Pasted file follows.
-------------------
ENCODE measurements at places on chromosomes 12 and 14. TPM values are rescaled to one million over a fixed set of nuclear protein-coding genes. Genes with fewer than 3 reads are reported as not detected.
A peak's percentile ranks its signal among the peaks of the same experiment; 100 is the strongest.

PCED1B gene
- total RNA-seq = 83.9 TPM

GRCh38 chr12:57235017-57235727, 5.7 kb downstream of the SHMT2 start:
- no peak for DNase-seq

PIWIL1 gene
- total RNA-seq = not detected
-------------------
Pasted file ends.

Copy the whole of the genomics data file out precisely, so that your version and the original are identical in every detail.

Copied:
ENCODE measurements at places on chromosomes 12 and 14. TPM values are rescaled to one million over a fixed set of nuclear protein-coding genes. Genes with fewer than 3 reads are reported as not detected.
A peak's percentile ranks its signal among the peaks of the same experiment; 100 is the strongest.

PCED1B gene
- total RNA-seq = 83.9 TPM

GRCh38 chr12:57235017-57235727, 5.7 kb downstream of the SHMT2 start:
- no peak for DNase-seq

PIWIL1 gene
- total RNA-seq = not detected